I WAS LUCKY enough to have been able to attend a talk last month by Dan Snow on the Mary Rose at the Mary Rose Museum (it was open to Patrons and Friends of the Mary Rose and I was invited by a Patron – Sarah). Now I know I talked about the Tudor ship before this year (see post March 21) but that’s not the purpose of this post – not entirely anyway, but I don’t intend to repeat anything said in that previous post. One of the most interesting factors of Dan’s talk was his references to the history surrounding the ship rather than the actual ship itself.
Dan Snow (23rd Oct) – great talk on the Mary Rose and very at ease as a speaker
He reflected on the fact that the ship was the ‘missing link’ in the history of war at sea. Well, no longer ‘missing’ of course. In the ancient world war at sea was simply a matter of transporting soldiers on ships to the opposition, also featuring soldiers on ships. The two ships would then grapple together and the soldiers would board the other ship and fight hand-to hand. As time went on bows and arrows were a little more prominent as a form of ‘artillery’. It wasn’t until the 16th century that the idea of firing cannons at another ship became an interesting way of winning a battle. If the ship sunk or was immobilised its soldiers could not fight. Henry VIII came to this conclusion hence the Mary Rose was the first ship to carry large cannons for this purpose when she was built in 1510/11.
Ancient sea battles – soldiers awaiting to board an opponent’s ship for a ‘land’ battle
The problem was the weight of these cannons (or guns) which required much re-reinforcement to ship’s design and may have been a part-cause of the Mary Rose’s demise in 1545 – imbalance of weight following her re-fit and enlargement in 1536 (but the sinking was looked at in my previous post so we won’t go there again).
Heavy cannons of the Mary Rose
So the so-called ‘Battle of the Solent’ was a turning point of sea battles. I use the word ‘battle’ loosely as it was not much of a battle – in fact, had it not been for the sinking of the Mary Rose, it would have been quite forgettable. Anyway, sea battles afterwards were never the same again. Soldiers made way for cannons and sea warfare turned into a ‘slugging-it-out’ of heavy ironware. Trafalgar of course leaps to mind as a very obvious example. This really went on into the 20th century. The last heavyweight sea battle of ships at war was probably the Battle of Jutland in 1916 (I refer to it in advance of its anniversary next year). Although the Second World War had its share of sea fights (sinking of the Bismark, etc) but there were none as large as Jutland. Aircraft have taken over from soldiers and ships as battle-winners and some ships have become transportation for those aircraft – sort of full circle for ships usage in warfare.
Image of the Battle of Jutland
An interesting misconception that Dan raised was this idea that the United Kingdom had never been successfully invaded again since 1066. This was not at all true. We have been invaded several times since which is why our monarchs over the years have not always been English in origin – we have just not been invaded by a large sea force. This led onto another misconception that the English Channel had protected us from invasions. It was never the English Channel as such but the ships of our Navy.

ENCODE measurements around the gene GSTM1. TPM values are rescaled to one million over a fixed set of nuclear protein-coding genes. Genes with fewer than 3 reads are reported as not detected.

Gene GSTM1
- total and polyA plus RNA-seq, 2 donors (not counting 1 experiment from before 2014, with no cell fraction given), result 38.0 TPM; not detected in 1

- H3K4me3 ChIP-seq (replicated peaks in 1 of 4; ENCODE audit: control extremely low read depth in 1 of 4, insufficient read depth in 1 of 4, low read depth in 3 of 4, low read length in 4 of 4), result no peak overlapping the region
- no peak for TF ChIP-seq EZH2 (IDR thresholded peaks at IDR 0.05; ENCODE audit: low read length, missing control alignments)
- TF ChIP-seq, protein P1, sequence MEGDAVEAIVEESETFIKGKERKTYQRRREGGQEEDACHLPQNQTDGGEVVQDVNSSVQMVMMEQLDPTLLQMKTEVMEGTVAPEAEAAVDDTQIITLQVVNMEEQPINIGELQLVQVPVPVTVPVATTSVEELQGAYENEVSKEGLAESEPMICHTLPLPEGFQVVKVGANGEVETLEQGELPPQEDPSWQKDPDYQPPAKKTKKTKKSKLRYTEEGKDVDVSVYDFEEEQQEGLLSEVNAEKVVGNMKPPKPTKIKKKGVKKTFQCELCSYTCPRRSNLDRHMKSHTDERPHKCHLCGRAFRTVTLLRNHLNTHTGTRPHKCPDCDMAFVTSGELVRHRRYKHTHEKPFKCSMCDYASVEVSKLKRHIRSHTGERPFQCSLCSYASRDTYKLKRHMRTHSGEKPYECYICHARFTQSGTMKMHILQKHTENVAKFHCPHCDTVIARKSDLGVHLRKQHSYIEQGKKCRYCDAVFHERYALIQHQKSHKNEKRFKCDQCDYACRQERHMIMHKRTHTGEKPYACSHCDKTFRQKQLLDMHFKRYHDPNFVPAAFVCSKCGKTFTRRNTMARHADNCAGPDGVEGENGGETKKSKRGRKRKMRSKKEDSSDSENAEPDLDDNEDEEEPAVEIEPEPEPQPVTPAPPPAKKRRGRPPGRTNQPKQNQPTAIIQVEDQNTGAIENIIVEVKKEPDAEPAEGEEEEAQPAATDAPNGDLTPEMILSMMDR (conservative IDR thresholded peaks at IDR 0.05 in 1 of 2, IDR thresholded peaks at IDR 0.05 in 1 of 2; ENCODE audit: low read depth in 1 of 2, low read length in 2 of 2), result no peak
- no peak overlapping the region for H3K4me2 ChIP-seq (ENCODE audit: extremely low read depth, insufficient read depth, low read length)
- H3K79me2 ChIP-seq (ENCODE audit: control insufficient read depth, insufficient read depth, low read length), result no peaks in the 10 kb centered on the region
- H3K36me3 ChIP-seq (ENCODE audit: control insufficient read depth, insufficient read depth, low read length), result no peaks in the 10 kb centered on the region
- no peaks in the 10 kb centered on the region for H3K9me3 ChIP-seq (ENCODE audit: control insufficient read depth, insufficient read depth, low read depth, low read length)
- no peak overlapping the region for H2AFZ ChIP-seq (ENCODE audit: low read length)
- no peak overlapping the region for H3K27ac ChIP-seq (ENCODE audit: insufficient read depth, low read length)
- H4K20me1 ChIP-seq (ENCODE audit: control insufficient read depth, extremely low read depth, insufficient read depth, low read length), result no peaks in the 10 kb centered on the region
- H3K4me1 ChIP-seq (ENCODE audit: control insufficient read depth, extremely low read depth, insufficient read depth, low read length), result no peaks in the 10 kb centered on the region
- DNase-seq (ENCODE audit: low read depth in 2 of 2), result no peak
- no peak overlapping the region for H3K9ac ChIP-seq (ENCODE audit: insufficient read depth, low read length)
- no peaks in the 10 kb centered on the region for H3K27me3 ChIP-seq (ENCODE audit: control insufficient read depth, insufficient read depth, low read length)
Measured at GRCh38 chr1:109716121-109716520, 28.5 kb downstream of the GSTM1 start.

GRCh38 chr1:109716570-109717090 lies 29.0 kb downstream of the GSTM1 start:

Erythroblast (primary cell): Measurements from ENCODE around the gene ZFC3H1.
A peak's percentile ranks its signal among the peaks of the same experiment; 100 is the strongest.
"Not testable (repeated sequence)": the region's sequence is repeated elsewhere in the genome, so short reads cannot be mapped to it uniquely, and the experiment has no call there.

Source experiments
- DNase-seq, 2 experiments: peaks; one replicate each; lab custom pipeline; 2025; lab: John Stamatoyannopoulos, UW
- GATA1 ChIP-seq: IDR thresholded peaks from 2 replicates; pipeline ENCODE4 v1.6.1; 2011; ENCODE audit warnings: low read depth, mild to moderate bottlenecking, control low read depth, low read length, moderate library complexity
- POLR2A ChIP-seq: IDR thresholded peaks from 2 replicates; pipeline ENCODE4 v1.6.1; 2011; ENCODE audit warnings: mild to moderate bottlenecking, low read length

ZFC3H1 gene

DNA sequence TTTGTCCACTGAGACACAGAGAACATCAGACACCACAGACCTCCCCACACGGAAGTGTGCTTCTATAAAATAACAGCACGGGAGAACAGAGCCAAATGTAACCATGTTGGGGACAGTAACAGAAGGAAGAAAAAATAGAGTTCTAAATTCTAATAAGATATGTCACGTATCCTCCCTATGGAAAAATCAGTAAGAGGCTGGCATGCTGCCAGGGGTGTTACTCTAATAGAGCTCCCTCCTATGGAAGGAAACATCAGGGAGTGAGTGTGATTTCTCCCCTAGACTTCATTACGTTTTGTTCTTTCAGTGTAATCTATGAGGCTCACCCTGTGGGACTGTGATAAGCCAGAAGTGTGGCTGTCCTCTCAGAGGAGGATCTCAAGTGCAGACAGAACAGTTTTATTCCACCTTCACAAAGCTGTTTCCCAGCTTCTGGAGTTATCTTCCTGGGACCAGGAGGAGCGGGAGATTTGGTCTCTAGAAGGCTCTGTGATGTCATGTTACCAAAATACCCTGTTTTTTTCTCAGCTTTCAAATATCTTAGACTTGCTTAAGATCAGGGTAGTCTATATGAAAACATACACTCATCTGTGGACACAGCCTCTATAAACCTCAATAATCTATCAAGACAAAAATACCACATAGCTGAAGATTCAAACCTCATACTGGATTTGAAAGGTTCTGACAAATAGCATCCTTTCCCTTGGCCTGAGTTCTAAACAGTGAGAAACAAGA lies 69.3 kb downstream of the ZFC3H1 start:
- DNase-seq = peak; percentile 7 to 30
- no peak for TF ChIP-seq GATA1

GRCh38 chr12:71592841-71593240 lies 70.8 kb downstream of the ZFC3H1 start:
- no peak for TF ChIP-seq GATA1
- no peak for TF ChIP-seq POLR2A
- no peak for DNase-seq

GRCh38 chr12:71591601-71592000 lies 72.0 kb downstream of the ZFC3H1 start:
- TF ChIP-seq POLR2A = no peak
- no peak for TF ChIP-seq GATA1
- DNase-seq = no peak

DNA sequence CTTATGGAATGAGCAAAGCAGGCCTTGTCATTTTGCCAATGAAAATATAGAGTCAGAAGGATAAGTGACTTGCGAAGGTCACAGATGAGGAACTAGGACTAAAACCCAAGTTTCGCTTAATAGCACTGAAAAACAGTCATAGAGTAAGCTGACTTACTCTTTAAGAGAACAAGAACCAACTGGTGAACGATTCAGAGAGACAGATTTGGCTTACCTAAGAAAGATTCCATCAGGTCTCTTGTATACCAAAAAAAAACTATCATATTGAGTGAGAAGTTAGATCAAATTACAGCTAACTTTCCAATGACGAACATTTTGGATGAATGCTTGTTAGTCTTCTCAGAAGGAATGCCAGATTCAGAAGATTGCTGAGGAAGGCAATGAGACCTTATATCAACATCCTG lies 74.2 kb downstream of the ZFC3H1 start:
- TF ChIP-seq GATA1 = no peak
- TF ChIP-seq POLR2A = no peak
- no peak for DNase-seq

British navy projecting our shores against the Spanish Armada in 1588
Questions at the end raised some intriguing issues. Dan was asked which, he thought, was our worst defeat at sea. Winston Churchill’s fiasco in the Dardanelles in 1915 immediately sprang to my mind but Dan’s far superior historical knowledge identified the Battle of Chesapeake (or Virginia Capes) in 1781 off Virginia. It was against the French and although the battle was tactically inconclusive it was strategically a major defeat for the British since it prevented the Royal Navy from reinforcing or evacuating the blockaded forces of Lieutenant General Lord Cornwallis at Yorktown Virginia. Dan observed that for success the French only needed a draw, the English needed a victory. It was a draw and resulted in Cornwallis’ surrender and a turning point, two years later, to the British recognition of the independent of the United States of America.
Battle of Chesapeake 1781
Another question was what Dan thought about the treatment of Nelson’s Lady Hamilton. His answer was a little evasive – he should have read my post last week! But that was followed with a conversation Dan would have most liked to have witnessed – the one between Nelson and Wellington (then Sir Arthur Wellesley but the youngest Major General in the British army) whilst they were waiting in an anti-chamber in the Colonial Office at Downing Street on the 12th September 1805 to see Lord Castlereagh . The details of the meeting are a little unclear (Nelson is said not to have recognised Wellesley and treated him with indifference before leaving the room, only to return a different man – having, perhaps, being told who Wellesley was) but there ensued a lengthy conversation between the two militarily geniuses, unfortunately unrecorded.
Nelson and Wellington – interesting conversation between the two?
It was a fascinating talk from a fascinating character well-versed in historical knowledge throughout the Ages.
Thanks Dan – and the Mary Rose Trust – for a great talk